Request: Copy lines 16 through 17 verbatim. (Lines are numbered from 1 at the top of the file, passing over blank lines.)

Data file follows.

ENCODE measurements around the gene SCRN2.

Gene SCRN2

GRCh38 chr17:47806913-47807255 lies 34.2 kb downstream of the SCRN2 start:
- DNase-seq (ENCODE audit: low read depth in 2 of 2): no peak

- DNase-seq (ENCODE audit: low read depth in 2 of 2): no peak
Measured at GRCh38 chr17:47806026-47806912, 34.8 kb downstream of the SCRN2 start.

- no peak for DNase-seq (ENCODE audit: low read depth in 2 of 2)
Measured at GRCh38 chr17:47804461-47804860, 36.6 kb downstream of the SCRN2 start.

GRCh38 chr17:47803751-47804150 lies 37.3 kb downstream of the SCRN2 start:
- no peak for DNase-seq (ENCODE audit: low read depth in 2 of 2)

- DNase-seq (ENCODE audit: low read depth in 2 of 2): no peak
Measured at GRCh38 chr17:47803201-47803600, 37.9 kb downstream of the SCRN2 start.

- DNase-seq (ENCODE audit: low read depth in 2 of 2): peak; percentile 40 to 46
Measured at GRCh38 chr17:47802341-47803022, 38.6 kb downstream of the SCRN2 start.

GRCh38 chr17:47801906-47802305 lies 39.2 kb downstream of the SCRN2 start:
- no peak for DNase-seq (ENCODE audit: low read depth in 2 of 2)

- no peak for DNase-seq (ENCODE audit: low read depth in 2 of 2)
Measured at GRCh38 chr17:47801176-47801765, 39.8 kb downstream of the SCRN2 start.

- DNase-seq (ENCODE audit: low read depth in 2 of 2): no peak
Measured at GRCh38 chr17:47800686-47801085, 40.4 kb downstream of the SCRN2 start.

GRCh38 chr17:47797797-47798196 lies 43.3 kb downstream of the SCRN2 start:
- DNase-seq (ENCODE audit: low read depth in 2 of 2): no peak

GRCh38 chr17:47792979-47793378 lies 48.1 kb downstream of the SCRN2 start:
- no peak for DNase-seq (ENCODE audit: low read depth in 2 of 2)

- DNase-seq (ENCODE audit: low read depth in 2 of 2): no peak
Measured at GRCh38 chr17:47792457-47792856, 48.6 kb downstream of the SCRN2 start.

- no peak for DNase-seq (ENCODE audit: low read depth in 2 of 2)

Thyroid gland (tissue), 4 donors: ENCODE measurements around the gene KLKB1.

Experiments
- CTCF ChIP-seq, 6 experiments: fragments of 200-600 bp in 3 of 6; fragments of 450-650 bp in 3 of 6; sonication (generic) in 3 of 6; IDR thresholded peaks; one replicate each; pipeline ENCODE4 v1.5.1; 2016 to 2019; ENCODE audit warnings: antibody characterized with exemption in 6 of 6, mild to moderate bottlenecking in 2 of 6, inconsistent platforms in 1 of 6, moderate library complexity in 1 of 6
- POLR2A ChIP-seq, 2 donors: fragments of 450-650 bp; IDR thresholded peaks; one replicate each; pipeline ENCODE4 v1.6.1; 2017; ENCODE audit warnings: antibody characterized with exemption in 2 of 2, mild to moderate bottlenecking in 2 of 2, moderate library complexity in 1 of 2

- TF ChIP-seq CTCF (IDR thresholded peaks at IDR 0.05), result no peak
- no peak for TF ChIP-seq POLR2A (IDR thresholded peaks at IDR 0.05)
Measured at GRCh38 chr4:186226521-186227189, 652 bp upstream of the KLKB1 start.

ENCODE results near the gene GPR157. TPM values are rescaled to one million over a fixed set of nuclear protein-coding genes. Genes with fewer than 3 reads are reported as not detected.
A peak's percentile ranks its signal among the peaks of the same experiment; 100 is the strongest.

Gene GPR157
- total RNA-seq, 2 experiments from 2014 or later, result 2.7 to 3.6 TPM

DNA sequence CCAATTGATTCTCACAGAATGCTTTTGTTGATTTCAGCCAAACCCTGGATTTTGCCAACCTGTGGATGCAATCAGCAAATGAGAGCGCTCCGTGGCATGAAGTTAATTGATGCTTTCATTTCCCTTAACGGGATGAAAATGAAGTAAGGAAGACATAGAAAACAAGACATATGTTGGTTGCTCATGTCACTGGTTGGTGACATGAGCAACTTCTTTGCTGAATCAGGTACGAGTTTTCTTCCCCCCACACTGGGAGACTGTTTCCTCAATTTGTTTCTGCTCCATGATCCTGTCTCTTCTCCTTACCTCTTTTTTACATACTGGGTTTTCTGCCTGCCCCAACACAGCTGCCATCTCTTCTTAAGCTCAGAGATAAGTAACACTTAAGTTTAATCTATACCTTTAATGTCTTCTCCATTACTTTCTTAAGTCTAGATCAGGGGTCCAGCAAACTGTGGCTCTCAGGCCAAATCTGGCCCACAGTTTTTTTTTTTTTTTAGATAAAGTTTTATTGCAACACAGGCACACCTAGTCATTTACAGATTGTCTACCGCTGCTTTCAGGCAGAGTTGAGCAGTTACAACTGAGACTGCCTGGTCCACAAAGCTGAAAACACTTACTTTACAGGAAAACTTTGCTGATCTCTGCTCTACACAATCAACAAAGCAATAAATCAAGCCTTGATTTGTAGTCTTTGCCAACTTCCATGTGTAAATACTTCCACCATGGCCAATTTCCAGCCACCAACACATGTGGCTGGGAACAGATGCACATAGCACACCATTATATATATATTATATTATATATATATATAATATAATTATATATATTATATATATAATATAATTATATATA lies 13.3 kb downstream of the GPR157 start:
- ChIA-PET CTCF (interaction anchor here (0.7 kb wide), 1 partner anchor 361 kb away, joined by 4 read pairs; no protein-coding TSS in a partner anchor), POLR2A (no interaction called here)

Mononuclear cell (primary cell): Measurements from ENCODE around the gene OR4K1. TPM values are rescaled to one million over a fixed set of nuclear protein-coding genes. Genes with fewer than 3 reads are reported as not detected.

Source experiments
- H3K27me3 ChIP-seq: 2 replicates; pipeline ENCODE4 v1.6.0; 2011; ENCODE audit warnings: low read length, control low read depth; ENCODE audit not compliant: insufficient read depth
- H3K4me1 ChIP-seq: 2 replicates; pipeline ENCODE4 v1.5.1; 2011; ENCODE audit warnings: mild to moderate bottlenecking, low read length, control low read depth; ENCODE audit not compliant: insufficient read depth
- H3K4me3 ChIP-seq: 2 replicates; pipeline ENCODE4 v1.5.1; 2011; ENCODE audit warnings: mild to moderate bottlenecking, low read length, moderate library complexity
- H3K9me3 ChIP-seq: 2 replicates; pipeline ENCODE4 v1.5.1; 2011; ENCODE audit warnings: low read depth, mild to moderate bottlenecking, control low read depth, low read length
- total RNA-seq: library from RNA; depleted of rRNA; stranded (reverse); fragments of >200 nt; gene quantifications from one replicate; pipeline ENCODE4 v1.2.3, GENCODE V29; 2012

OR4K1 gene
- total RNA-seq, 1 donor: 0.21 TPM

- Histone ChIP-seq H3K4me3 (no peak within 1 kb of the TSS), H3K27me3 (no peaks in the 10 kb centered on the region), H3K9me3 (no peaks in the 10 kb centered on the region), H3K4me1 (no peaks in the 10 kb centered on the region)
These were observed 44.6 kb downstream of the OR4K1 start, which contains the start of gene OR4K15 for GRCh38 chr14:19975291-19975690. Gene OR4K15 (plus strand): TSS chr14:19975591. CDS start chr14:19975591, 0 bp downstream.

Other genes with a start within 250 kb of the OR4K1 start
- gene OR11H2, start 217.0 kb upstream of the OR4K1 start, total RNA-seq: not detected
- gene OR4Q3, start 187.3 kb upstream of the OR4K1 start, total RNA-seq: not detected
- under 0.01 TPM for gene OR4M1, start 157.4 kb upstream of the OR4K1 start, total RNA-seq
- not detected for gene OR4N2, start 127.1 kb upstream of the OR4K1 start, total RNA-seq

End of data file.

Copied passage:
- no peak for DNase-seq (ENCODE audit: low read depth in 2 of 2)

- no peak for DNase-seq (ENCODE audit: low read depth in 2 of 2)